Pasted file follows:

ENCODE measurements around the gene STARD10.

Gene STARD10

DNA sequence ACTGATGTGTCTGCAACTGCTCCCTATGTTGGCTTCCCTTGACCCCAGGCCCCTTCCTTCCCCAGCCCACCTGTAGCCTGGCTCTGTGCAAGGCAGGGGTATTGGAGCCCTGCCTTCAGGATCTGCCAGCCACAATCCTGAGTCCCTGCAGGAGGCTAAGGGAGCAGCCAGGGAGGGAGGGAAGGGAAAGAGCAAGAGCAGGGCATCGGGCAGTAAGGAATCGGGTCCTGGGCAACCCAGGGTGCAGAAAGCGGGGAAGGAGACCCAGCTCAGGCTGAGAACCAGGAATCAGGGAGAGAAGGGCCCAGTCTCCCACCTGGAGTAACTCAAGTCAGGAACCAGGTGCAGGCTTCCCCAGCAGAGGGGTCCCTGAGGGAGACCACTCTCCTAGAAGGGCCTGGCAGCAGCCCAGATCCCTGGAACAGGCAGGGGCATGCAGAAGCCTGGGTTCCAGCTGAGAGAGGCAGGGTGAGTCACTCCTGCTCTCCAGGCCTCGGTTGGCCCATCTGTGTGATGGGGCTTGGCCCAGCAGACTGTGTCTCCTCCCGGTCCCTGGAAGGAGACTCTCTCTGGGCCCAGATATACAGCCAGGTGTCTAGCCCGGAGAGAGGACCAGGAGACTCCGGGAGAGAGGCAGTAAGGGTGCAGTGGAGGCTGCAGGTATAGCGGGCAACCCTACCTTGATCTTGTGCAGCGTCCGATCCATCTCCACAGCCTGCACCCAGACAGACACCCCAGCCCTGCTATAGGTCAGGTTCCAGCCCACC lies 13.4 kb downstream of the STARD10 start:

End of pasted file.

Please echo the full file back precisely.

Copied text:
ENCODE measurements around the gene STARD10.

Gene STARD10

DNA sequence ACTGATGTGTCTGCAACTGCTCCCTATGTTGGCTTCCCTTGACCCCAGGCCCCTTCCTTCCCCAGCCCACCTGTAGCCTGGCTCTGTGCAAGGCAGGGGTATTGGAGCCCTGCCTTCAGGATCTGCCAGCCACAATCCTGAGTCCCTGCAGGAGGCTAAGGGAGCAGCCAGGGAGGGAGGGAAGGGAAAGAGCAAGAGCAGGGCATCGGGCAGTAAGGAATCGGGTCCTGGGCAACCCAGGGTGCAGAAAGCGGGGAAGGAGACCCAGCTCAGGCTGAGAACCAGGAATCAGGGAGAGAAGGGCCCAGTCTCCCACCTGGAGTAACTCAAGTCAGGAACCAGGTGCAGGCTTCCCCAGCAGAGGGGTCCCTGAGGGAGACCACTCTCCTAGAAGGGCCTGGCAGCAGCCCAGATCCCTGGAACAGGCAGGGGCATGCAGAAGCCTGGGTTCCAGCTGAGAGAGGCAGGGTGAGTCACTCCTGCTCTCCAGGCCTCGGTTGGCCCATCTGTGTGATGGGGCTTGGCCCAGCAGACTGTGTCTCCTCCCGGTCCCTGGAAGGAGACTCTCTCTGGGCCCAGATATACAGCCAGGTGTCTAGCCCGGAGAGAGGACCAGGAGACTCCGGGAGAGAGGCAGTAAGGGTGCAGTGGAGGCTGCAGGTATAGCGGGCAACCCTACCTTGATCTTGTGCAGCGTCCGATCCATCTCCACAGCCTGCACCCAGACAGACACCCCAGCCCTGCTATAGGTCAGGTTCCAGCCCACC lies 13.4 kb downstream of the STARD10 start: